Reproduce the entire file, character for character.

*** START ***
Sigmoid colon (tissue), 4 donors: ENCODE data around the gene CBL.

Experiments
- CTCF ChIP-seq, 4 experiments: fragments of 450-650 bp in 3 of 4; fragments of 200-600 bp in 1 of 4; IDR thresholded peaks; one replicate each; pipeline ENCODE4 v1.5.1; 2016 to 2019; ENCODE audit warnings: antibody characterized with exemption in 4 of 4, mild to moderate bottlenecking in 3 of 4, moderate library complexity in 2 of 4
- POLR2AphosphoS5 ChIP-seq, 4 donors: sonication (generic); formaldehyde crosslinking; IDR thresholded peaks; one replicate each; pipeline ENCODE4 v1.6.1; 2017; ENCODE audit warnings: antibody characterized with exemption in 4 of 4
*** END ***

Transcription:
Sigmoid colon (tissue), 4 donors: ENCODE data around the gene CBL.

Experiments
- CTCF ChIP-seq, 4 experiments: fragments of 450-650 bp in 3 of 4; fragments of 200-600 bp in 1 of 4; IDR thresholded peaks; one replicate each; pipeline ENCODE4 v1.5.1; 2016 to 2019; ENCODE audit warnings: antibody characterized with exemption in 4 of 4, mild to moderate bottlenecking in 3 of 4, moderate library complexity in 2 of 4
- POLR2AphosphoS5 ChIP-seq, 4 donors: sonication (generic); formaldehyde crosslinking; IDR thresholded peaks; one replicate each; pipeline ENCODE4 v1.6.1; 2017; ENCODE audit warnings: antibody characterized with exemption in 4 of 4